Monday, October 12, 2015

Brooke Blair returns to Australia

Photo: Winemaker Brooke Blair (credit Stuart Bish)

Brooke Blair, the red winemaker at the Jackson-Triggs Okanagan winery since 2004, has returned to her native Australia.

“It's time to get nearer to our family,” she told me last week. “My son is 3 ½ years now, and my husband and I want him to have a closer relationship with everyone there.  And I'm also looking forward to spending more time with them.”

Her husband, Dave Warhurst, was a cellar hand at Culmina Family Estate Winery. “It impacts us, too,” lamented Don Triggs, Culmina’s co-proprietor. He was the chief executive at Vincor International when Brooke was hired in 2004.

Brooke is an accomplished winemaker with an impressive series of rewards from both national and international competitions.

She is going to a job at the Riverland winery of Berri Estates, a major Australian winery. According to Accolade Wines, the group that owns Berri Estates, this is “the largest single winery and distillery complex in the southern hemisphere and is located in South Australia. It produces more Cabernet than the Coonawarra and more Shiraz than the Barossa and McLaren Vale combined, not to mention more Chardonnay than Western Australia combined.”

I dug into my files for more background on Brooke. Here is an excerpt from an interview with her in 2007.

Q. Where and when were you born?

B. A place called Mount Gambier in 1978. [45 minutes south of Coonawarra.] I went to University of Adelaide and studied agriculture science majoring in enology. It was a four-year degree. In my fourth year, I had to do a placement in a winery. I did mine at Hollick Wines in Coonawarra.  At the end of my placement, they asked me to come back and work there once I had completed my final year.  They created an assistant winemaker position for me and I stayed there for three years.

Hollick is a family-owned winery. They crushed around about 500, 800 tons; probably larger now. It was a very hands-on position. I learned a lot while I was there.

While I was there, I also did a vintage in Spain. I was there for three months and worked in two or three different regions.

Through a friend of a friend, I heard about the job here, so I sent my résumé over and got this position. 

Q. Why did you want to come here?

B. I wanted to do at least another vintage overseas. I was thinking of doing either Italy or Canada. When this opportunity came up, I thought why not apply and get a chance to see a bit more of the world. I had heard nothing but good things about Canada. The wine industry was growing, and still is. From an employment perspective, this was a good place to be.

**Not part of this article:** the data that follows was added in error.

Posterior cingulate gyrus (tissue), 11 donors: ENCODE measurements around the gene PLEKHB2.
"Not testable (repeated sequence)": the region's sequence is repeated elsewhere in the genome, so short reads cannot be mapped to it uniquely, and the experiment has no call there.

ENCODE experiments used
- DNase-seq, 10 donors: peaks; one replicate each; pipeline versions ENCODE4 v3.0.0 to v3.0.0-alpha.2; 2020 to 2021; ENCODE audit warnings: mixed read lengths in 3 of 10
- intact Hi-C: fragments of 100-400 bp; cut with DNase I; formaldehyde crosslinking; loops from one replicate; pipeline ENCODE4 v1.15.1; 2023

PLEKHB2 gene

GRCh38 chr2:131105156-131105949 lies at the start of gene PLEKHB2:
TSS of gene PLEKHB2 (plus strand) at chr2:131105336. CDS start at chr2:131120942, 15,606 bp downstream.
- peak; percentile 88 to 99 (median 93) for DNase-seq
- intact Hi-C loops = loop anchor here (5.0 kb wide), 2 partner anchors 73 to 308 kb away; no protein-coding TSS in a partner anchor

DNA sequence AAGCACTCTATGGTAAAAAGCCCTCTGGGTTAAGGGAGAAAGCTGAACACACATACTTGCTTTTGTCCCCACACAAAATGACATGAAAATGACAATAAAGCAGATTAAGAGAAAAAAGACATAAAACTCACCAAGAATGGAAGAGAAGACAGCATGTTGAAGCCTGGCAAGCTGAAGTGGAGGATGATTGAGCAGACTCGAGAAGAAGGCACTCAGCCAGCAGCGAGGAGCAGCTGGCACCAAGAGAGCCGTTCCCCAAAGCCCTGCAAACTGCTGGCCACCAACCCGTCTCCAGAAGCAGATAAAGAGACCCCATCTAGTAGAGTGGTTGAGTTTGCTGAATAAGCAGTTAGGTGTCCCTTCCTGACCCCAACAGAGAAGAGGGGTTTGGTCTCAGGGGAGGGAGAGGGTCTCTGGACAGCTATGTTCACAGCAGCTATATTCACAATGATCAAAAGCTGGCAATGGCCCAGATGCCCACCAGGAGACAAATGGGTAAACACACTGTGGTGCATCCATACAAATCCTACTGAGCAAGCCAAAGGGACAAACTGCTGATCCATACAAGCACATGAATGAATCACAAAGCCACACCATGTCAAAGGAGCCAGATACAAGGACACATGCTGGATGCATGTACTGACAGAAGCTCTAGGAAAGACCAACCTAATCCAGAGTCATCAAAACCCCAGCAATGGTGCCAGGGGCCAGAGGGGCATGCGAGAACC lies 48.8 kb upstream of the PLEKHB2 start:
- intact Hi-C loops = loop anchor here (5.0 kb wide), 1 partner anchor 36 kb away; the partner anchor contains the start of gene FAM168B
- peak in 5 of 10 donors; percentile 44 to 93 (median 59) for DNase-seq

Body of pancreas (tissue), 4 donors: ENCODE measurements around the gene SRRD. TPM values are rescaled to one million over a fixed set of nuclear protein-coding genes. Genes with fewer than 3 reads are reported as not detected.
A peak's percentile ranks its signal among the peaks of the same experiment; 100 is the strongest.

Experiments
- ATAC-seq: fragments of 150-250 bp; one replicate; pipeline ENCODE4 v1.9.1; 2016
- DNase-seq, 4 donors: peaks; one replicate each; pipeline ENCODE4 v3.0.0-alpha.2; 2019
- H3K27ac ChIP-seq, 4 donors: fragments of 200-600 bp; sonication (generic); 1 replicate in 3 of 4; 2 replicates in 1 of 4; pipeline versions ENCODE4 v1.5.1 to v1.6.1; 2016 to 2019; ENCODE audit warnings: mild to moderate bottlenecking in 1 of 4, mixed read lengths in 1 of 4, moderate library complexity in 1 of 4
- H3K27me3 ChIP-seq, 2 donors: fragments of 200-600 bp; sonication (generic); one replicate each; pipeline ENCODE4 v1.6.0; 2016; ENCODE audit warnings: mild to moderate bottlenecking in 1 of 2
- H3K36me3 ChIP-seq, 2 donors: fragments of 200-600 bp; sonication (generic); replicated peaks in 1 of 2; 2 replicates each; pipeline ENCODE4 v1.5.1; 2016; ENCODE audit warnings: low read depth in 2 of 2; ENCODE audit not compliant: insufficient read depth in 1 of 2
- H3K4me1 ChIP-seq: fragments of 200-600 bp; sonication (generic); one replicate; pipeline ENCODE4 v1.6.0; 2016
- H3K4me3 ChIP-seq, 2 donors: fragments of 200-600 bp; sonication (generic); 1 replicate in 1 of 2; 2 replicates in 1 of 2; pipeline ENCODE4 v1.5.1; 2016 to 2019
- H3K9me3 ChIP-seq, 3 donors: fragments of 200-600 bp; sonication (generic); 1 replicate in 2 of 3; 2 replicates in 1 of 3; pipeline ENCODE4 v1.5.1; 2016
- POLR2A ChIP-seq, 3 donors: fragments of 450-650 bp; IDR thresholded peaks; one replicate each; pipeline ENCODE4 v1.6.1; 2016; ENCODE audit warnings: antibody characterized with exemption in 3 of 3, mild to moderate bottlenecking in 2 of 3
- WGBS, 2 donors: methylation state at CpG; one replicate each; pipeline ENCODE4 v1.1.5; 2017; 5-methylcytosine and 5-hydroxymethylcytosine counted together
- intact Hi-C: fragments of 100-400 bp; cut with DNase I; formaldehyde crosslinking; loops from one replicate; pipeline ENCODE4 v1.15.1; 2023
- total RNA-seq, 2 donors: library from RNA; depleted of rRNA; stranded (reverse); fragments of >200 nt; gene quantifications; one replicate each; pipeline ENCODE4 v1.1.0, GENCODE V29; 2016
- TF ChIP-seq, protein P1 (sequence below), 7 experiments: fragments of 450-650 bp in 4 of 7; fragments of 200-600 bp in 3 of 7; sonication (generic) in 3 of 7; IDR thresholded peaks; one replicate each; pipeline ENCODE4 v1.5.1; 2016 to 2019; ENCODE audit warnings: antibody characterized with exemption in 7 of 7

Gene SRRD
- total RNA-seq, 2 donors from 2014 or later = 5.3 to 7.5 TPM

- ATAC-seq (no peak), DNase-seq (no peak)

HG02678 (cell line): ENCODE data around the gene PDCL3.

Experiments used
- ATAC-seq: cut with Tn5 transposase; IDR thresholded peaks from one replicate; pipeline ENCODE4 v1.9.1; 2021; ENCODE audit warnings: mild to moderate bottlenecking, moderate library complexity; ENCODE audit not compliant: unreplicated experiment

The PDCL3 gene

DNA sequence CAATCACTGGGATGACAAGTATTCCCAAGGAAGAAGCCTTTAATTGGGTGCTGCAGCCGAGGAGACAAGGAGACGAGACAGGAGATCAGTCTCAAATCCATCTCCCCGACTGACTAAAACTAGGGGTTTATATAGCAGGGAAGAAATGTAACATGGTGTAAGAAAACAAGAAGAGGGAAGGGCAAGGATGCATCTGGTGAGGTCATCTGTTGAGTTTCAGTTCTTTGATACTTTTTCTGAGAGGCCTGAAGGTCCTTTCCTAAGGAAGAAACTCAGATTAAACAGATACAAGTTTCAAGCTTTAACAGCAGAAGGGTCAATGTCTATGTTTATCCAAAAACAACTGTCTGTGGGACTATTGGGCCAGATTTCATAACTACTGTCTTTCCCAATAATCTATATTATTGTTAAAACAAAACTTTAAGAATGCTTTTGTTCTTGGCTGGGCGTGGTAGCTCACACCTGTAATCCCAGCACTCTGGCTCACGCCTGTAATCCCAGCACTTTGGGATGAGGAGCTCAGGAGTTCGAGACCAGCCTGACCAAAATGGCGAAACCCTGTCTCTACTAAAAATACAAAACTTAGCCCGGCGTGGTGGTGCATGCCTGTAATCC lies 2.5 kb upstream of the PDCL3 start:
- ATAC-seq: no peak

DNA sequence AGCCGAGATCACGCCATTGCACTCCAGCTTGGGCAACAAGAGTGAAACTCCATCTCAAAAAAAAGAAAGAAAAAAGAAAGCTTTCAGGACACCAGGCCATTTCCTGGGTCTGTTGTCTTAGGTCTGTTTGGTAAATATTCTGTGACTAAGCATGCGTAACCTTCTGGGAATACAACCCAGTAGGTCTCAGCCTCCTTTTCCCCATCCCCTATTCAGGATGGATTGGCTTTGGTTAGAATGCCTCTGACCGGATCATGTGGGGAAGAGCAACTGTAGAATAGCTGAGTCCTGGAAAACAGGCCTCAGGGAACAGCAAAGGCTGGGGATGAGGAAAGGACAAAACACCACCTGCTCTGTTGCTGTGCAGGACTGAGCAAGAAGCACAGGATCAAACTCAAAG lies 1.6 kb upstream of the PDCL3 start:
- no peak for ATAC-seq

I thought I could bring some knowledge from Australia but also learn some things over here as well, especially Icewine, which we don’t do in Australia.

Q. Was your family in the wine business?

B. My father used to be a viticulturist before I was born. He has always had an appreciation of wine, particularly red wine. I was always exposed to that.

That said, I initially started studying commerce at university, and decided I could not do that for the rest of my life. I wasn’t too sure what I wanted to do but I had a strong science background. I became friends with someone who was studying viticulture. I thought I would be more interested in that and changed to winemaking the following year, and never looked back.

I have always had an interest in travelling. Winemaking seemed like the perfect thing – you can still travel around, plus get experience. You are not set back in your career. You can keep doing all of those things you want to do and gain experience and knowledge at the same time as seeing other countries.

Q. You are the red winemaker here. Did you specialize in that in your studies?

B. No. Coming over here, I didn’t apply for the red winemaker position. It was just decided by Rob Scapin [chief winemaker at Jackson-Triggs] that they were going to split the roles here. Since I came from Coonawarra, which is well known for red varieties, Rob thought it would be a good idea for me to be in charge of the reds.

Q. Have you had any surprises about the Okanagan?

B. I didn’t know a lot about the region before I came. I do remember flying in from Vancouver and being amazed at how beautiful it was. I thought I had hit the jackpot in that respect. Mountains and lakes everywhere. I was so well received that it was not difficult for me to settle in.

I have now stayed for three years, which is an indication of how much I am enjoying it here. I bought a house in Penticton. I became a permanent resident of Canada at the beginning of the year. I plan on staying for a while. It’s a very up and coming region, just getting worldwide recognition now.

Even since I came over here, the bar has been continually raised. The more wineries that produce good wines, everyone has to do the same. In the past three years I have seen the quality levels increase.

It goes without saying that the quality of Okanagan wine has just continued to improve since that interview. Brooke shares in the credit for that. She will be missed but her native land gets a strong talent back.

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